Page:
For decades, basic office software didn't pose any major questions for IT departments — you bought Microsoft Office, and then worked on keeping it up-to-date, because there simply wasn't much else available that made sense for the enterprise. By the mid-1990s, Microsoft had ruthlessly dispatched competitors like Novell and was essentially unchallenged in the enterprise software market.
Over the past several years, however, Microsoft's dominion over productivity software use at the organisational level has been slowly but steadily eroded, due in large part to the emergence of a new cloud-based competitor, in the form of Google Apps.
Google asserts that 5 million businesses use Apps, and that the number of re-sellers topped 10,000 earlier this year. The company is also aggressively trying to drum up further business, earlier this month announcing a bonus referral program for existing customers.
Shaw International, a long-standing flooring manufacturer and distributor, is a Google Apps customer, using the product to connect 22,000 employees around the world. The company had been looking for a replacement for its Lotus Notes-based infrastructure since the mid-2000s, according to enterprise technology architecture and planning manager Jim Nielsen.
Initially, he says, Google Apps didn't seem like the complete package.
"Google came onto the radar as an email replacement, but not much else," Nielsen says. "And we watched with great interest, and actually met with Google about their plans" in 2007.
From the outset, Shaw was looking to move to the cloud, according to Nielsen. But other companies - including Microsoft and IBM - didn't impress with their cloud-based solutions at the time. And so the project was delayed. By the time Shaw was ready to pull the trigger, in 2010, the team had it narrowed down to Google and Microsoft, and a cost analysis made Google look like an easy victor.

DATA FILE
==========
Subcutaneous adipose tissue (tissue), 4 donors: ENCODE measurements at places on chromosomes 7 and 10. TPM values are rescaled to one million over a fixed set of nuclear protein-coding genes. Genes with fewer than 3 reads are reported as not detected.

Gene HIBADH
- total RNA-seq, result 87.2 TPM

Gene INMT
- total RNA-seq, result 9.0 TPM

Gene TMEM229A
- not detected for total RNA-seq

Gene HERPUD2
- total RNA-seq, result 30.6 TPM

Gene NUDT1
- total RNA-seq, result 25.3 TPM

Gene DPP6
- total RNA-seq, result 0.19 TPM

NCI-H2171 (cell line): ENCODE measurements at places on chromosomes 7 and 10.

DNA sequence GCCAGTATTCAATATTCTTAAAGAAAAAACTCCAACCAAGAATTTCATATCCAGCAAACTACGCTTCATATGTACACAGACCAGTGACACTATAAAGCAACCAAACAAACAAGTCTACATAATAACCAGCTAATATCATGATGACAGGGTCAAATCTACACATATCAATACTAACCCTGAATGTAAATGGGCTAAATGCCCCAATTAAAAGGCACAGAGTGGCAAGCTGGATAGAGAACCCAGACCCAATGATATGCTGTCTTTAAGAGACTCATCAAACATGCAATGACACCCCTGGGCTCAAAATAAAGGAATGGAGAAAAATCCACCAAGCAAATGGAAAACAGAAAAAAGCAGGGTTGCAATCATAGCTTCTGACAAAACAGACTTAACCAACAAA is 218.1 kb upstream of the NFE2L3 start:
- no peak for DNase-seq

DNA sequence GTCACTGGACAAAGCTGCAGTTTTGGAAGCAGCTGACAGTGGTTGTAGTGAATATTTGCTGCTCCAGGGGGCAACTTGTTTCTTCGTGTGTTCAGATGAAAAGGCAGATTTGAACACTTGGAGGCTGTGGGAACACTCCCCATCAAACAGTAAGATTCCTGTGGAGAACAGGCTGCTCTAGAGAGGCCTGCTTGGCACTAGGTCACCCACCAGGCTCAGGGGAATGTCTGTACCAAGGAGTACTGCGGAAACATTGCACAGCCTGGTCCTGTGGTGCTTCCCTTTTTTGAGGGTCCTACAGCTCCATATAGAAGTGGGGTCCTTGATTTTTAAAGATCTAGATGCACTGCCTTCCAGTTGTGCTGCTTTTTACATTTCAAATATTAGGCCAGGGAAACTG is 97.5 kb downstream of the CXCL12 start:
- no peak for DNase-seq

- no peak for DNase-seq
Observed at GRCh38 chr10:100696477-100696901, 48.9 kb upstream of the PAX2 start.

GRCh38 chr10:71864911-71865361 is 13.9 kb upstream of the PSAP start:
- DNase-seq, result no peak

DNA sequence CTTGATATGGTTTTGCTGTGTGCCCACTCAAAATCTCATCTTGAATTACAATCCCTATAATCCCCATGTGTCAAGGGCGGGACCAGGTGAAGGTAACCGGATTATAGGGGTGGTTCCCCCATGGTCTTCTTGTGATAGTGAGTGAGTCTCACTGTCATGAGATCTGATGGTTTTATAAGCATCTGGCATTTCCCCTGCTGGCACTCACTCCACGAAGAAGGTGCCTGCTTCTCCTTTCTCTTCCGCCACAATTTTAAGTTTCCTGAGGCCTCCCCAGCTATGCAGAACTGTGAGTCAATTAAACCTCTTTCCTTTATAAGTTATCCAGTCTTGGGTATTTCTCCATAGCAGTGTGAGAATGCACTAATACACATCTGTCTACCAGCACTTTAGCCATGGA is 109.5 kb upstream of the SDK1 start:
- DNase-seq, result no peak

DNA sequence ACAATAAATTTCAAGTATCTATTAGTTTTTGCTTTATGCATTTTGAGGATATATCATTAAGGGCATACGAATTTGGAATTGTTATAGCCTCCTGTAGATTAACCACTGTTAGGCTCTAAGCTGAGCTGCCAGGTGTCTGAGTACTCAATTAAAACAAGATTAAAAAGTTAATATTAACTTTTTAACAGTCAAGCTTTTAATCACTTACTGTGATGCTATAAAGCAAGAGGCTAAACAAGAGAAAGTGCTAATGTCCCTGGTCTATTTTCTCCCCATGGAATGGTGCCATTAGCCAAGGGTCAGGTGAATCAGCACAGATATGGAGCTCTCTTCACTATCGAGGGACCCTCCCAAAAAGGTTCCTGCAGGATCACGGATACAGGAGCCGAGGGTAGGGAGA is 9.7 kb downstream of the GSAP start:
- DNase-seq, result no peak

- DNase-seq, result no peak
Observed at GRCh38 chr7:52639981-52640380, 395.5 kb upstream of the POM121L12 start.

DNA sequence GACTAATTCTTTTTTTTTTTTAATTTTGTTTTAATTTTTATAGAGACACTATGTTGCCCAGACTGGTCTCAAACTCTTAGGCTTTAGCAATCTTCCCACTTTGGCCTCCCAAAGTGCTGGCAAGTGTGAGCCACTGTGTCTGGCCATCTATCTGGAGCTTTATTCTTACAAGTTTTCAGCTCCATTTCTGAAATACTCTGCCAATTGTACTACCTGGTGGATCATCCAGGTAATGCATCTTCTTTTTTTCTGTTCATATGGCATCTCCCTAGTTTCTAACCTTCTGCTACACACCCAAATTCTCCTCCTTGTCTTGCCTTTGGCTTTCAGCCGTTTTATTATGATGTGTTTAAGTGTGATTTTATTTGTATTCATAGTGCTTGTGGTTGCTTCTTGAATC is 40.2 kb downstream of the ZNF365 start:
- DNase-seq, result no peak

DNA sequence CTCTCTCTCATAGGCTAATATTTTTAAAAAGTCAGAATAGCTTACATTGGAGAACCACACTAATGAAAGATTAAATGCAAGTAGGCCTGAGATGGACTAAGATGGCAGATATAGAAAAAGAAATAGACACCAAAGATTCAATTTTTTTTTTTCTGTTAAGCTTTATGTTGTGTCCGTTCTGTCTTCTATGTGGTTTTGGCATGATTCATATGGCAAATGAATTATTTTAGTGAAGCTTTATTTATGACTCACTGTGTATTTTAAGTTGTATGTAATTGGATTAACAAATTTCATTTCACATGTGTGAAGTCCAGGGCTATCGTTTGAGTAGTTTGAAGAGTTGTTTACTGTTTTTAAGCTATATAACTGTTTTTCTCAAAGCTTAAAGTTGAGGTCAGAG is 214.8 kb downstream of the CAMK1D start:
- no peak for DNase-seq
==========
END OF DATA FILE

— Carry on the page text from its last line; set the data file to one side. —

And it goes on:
"What we saw was a stark contrast in additional spend," Nielsen says.
The simple, one-size-fits-all licensing terms appealed strongly to Shaw, as well.
"Imagine an employee base of 22,000 people, trying to figure out what each person's going to need from day to day," he says.
Sept. 1, 2011 saw the deal finalized, and the response from above was positive, Nielsen says.
"Our CIO and the director for IT were in a meeting and the way that they posed it to the executive steering committee was 'are you tired of all the downtime with email?' And everybody was like 'yes!'" he says.
Forrester Research senior analyst TJ Keitt says Google's rise in the business world has been somewhat delayed by the company's consumer focus but adds that that focus may be becoming an asset, rather than a liability.
"From the Google perspective, enterprise applications have historically been overwrought, and designed not with a person in mind, but this concept of a business user," he says. "So they're unfriendly, they're hard to use, and they provide capabilities that someone will never actually get to use."
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